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The walls within: working with defenses against otherness

Online Conference 5-11 July 2021

Cosmopolitan minds and Metropolitan societies: social exclusion and social refusal revisited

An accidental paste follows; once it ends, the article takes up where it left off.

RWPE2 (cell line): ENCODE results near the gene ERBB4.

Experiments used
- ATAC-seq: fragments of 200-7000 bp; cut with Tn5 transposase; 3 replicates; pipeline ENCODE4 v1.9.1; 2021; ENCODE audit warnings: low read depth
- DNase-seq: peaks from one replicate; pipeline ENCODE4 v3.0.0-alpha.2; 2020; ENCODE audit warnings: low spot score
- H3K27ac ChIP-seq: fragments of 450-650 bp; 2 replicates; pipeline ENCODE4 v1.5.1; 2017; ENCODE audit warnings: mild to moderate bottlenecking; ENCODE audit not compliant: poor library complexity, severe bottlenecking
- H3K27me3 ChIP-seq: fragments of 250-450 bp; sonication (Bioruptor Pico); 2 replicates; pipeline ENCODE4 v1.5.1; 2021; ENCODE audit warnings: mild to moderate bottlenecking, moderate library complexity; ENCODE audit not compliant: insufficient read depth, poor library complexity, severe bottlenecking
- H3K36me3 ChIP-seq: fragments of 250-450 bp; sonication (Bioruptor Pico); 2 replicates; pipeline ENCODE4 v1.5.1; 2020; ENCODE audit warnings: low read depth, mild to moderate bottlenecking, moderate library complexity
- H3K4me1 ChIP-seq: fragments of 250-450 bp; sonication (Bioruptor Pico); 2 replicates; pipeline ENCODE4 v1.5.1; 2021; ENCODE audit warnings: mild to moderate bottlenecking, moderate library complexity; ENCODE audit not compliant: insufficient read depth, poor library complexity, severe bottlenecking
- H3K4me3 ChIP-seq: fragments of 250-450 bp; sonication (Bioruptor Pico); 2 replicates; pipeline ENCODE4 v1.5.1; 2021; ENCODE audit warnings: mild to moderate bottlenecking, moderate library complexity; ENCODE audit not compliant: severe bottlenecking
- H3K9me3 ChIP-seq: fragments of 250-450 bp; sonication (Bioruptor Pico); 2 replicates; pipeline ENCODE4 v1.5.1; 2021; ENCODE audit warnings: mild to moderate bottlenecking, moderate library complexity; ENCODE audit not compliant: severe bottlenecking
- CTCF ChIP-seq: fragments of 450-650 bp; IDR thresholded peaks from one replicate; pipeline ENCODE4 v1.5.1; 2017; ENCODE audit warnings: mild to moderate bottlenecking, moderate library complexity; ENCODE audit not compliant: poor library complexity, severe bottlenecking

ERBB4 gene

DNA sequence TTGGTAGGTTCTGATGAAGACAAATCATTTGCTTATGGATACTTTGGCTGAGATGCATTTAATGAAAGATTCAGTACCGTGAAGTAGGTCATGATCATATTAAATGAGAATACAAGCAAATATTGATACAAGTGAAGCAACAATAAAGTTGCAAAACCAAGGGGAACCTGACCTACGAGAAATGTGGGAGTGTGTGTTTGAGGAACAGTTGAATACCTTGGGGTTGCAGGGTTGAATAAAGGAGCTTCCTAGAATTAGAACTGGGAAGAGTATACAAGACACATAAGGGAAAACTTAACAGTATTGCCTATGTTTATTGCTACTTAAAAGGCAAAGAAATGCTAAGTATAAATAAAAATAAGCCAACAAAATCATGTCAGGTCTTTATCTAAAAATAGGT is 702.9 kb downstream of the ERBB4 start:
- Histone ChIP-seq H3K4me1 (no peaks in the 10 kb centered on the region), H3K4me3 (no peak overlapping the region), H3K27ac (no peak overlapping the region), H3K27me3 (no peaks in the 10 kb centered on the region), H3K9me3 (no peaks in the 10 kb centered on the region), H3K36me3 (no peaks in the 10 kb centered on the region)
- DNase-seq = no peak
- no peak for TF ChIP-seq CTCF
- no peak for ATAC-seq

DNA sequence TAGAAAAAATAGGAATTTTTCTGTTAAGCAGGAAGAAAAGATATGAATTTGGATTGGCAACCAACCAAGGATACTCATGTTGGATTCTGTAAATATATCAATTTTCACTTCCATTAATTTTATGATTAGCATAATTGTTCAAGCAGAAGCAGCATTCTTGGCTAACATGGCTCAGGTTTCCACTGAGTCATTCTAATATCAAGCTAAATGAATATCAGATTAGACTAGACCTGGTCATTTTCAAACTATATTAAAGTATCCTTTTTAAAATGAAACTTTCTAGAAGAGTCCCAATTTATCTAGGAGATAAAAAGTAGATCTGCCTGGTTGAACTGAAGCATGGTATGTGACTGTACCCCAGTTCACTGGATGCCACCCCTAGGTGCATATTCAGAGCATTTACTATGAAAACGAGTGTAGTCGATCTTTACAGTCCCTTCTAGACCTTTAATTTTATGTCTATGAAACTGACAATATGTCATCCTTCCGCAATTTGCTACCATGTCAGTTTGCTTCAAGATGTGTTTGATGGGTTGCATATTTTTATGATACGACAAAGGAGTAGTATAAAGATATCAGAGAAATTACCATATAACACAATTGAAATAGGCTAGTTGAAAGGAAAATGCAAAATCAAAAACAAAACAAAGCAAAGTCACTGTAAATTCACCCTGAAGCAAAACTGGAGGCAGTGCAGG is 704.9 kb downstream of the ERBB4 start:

In this paper we examine the dynamics of social exclusion from a psycho-social perspective, taking the system of care, representing society-as-a-whole, as a perverse system that excludes whilst simultaneously seeking to include. Our focus is as much upon the predicament of the system of care as it is upon the plight of the troubled 'refuser' who takes up the anti-social position and refuses to join in. We revisit the legend of Diogenes the Cynic to explore a particular kind of ideological clash in the encounter between the in-group and the outsider. We explore the nature of the transaction between, on the one hand, 'metropolitan', 'city-state' systems of care which defensively and, we argue, offensively define their boundaries in ways that exclude (or that set unacceptable terms for the invitation to include) and, on the other hand, the excluded, 'cosmopolitan' seekers (or avoiders) of different kinds of asylum: 'citizens of the uni-verse' who withhold their allegiance to any particular earthly power. In doing so, we explore the nature and quality of the relationship between 'us' and 'them' that is established across a boundary by the particular ways in which the boundary is defined. We observe that the very real psycho-social problems associated with the homeless, the dangerous and the disordered are complex and chronic; and go on to explore the ways in which 'we', the safely housed and socially ordered, have a collective and shared responsibility for the co-creation of our shared problems. We conclude with an invitation to conceptualise more 'cosmopolitan' forms of hospitality for those who refuse to 'come in from the cold' on the 'metropolitan' terms more usually offered.'